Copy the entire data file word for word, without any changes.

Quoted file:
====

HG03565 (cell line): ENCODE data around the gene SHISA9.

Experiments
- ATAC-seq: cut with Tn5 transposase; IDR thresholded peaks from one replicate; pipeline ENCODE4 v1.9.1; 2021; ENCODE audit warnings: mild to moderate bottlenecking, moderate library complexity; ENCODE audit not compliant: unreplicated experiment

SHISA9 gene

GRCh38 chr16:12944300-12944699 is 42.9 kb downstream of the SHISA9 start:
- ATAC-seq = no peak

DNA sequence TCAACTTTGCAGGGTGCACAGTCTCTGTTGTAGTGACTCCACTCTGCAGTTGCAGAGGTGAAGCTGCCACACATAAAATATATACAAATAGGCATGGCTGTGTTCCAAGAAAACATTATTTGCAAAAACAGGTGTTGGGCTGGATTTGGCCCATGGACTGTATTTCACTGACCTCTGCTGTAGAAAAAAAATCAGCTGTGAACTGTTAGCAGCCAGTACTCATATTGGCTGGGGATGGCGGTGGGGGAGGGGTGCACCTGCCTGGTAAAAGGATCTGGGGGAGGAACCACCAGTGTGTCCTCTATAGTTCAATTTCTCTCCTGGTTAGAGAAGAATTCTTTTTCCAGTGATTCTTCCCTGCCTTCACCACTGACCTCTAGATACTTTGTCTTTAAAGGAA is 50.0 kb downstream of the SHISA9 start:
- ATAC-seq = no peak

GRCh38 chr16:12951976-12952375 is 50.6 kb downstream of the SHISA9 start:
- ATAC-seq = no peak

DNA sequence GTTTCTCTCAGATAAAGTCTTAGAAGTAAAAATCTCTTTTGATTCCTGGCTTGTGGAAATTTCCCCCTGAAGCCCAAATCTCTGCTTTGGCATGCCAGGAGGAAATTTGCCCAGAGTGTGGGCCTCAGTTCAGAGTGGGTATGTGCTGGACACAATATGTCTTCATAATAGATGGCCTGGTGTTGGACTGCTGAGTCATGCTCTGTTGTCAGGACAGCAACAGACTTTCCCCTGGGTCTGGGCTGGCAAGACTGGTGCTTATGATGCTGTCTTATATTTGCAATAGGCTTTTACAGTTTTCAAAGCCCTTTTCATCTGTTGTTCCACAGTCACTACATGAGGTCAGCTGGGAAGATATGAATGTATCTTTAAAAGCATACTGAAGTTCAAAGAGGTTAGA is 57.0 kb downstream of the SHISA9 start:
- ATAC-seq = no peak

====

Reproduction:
HG03565 (cell line): ENCODE data around the gene SHISA9.

Experiments
- ATAC-seq: cut with Tn5 transposase; IDR thresholded peaks from one replicate; pipeline ENCODE4 v1.9.1; 2021; ENCODE audit warnings: mild to moderate bottlenecking, moderate library complexity; ENCODE audit not compliant: unreplicated experiment

SHISA9 gene

GRCh38 chr16:12944300-12944699 is 42.9 kb downstream of the SHISA9 start:
- ATAC-seq = no peak

DNA sequence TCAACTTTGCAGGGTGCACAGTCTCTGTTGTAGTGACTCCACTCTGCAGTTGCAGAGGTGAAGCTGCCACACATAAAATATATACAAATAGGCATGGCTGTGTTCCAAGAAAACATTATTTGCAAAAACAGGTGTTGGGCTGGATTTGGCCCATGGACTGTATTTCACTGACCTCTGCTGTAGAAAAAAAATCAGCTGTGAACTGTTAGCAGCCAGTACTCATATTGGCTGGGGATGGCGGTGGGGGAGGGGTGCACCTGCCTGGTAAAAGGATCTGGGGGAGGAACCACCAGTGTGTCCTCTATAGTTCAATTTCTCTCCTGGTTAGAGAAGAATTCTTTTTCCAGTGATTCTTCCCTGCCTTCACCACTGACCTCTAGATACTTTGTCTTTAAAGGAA is 50.0 kb downstream of the SHISA9 start:
- ATAC-seq = no peak

GRCh38 chr16:12951976-12952375 is 50.6 kb downstream of the SHISA9 start:
- ATAC-seq = no peak

DNA sequence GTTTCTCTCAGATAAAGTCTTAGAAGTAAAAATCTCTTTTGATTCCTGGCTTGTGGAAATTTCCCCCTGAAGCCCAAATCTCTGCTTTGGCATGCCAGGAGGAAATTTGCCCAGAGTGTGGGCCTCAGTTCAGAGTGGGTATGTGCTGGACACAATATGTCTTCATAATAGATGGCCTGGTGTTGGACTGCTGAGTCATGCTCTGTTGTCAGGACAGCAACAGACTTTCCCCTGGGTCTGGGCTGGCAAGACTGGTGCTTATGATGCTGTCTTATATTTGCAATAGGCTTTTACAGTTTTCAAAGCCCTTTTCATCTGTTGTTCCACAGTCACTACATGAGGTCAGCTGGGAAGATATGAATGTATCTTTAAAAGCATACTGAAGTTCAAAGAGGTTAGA is 57.0 kb downstream of the SHISA9 start:
- ATAC-seq = no peak